That last part is key. Missouri’s reforms only apply to forfeitures in the state system. But local law enforcement agencies know that they may still keep seizure profits for themselves if they use the federal system.
In federal cases, an agency such as the DEA takes a percentage of the money seized — usually 20 percent — and returns the remaining 80 percent to the local police, an exchange called “equitable sharing.” None of the money goes to the schools.
That $60-$80 million estimate is for the years 2008-2009, when the federal government reported disbursements of roughly $50 million to Missouri law enforcement agencies. This $50 million in disbursements from the Dept. of Justice Equitable Sharing fund represent roughly $60 million in seizures, since the seizing DOJ agency (usually DEA or FBI) keeps 20%.
It is unclear how much of this is reported to the state auditor, but we do know that the Missouri state auditor in 2008-2009 reported roughly $12.7 million in seizures, $5.7 million of which received circuit court rubberstamp approval to proceed in federal court.
And in 2008-2009, deposits to the Missouri School Building Revolving Fund (the statutory vessel where seizure funds are supposed to be deposited) totaled $86,000.
What this means is that most, if not all, of Missouri counties are non-compliant with the statutory requirement that forfeiture money be deposited in a school fund. They are also non-compliant with the requirement that all forfeitures that state agencies participate in, even if the forfeiture ends up in federal hands, must be reported. As per the Revised Statutes of Missouri, 513.605:
In 1990, the Odessa School District won a landmark victory in the Missouri Supreme Court with a verdict that held the Missouri Constitution directed money seized from criminals to Missouri’s schools. The victory was short-lived. Almost immediately, Jean Paul Bradshaw, the U.S. attorney for western Missouri, contacted Missouri’s law enforcement agencies with news that they could keep the money through a federal forfeiture provision managed by the Department of Justice.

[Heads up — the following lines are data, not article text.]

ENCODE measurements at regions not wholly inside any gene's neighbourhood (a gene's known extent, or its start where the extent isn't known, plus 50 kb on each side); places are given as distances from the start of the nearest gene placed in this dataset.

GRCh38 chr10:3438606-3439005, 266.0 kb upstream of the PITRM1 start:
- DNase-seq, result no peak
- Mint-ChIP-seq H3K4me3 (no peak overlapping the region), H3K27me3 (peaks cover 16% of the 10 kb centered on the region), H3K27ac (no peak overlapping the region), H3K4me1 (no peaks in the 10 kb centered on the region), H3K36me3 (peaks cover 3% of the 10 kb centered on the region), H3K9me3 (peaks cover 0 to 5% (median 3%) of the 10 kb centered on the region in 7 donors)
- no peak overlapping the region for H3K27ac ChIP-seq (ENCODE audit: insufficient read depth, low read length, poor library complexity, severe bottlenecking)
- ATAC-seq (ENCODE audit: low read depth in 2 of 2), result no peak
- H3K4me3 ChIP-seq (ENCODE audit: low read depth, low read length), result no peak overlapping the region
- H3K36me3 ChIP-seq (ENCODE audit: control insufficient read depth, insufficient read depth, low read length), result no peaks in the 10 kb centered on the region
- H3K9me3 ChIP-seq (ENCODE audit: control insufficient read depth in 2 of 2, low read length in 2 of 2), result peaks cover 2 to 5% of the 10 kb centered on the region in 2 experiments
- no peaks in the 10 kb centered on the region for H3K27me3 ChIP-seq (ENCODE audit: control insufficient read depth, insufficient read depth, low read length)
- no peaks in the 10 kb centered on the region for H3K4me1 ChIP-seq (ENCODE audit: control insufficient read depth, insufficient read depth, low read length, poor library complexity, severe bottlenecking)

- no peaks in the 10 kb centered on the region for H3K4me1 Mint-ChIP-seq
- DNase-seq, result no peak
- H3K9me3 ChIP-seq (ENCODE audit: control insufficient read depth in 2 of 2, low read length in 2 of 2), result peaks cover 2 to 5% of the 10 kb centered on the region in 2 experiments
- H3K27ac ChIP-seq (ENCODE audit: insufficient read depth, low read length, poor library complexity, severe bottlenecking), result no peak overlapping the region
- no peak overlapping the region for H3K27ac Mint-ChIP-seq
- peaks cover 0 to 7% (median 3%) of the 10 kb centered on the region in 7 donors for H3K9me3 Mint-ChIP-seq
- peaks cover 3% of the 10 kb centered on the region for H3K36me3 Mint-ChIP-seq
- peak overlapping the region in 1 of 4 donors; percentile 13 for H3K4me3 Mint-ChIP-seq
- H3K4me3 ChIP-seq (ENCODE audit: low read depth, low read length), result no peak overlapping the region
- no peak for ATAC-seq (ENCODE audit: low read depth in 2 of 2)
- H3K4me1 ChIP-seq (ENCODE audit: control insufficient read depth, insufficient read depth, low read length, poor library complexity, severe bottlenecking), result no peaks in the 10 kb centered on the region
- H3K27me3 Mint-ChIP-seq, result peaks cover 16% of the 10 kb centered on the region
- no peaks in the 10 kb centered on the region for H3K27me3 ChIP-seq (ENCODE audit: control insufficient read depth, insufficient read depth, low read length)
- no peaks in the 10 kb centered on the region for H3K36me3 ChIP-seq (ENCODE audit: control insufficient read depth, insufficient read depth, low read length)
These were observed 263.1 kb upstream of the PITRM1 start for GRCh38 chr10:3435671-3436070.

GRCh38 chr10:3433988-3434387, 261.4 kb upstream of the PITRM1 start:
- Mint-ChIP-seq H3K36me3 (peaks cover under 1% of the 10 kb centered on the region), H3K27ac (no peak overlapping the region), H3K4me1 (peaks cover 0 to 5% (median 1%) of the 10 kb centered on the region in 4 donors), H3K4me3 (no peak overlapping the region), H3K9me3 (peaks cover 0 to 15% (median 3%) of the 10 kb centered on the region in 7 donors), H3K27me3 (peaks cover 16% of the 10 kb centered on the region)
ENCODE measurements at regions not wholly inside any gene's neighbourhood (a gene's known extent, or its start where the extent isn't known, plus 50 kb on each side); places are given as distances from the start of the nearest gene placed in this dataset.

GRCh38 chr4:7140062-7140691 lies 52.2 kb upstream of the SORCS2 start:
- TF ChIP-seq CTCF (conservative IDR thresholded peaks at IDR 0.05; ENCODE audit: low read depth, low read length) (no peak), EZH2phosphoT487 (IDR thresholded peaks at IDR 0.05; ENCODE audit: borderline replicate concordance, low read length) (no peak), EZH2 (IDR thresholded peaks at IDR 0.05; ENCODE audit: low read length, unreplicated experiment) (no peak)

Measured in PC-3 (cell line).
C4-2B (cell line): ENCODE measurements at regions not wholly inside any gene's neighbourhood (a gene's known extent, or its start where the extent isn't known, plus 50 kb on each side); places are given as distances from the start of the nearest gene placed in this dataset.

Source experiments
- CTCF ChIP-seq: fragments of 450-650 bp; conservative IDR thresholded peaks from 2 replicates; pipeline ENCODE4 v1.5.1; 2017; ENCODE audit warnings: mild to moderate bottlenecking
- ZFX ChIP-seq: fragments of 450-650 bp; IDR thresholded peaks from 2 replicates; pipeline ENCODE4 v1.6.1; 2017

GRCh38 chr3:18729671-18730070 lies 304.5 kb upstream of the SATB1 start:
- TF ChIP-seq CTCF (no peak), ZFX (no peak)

The program, called Equitable Sharing, allows state and local law enforcement agencies to take property seized in the course of an investigation to the Department of Justice for liquidation rather than to state courts. Ultimately, the Department of Justice cuts the local law enforcement agency a check for up to 80 percent of the property’s value, dodging Missouri’s requirement that the money must go to education.
In 2001, Gov. Bob Holden signed a bill aimed at reforming this system. The bill contained a number of protections, including a mandate that all forfeitures to federal agencies receive Missouri circuit court approval and that all forfeitures be attached to a felony conviction.
Nine years after these reforms, a number of problems have re-emerged. First, the transfer of forfeitures to the federal government has continued unabated as circuit court judges often rubber-stamp law enforcement requests. Second, the requirement that circuit court approval be granted is unenforceable; often, property goes to federal law enforcement agents who can execute the forfeiture directly without judicial approval. The amount of money that ends up being misappropriated this way is substantial. In 2008 and 2009, state and federal law enforcement retained well more than $50 million in direct circumvention of Missouri law at the expense of Missouri schools.
What do the feds have to say about this?
“It’s another tool in the toolbox,” says Richard Callahan, the U.S. Attorney for Eastern Missouri. “Forfeiting is a key part of the attempt to achieve justice.”
Mr. Callahan, you are a thief, operating under color of law, working for a government agency that has made theft part of its modus operandi. I urge all Americans to hold our elected officials accountable for the behavior of people like Mr. Callahan; if we do not, we have forfeited our liberty, and we have nothing left.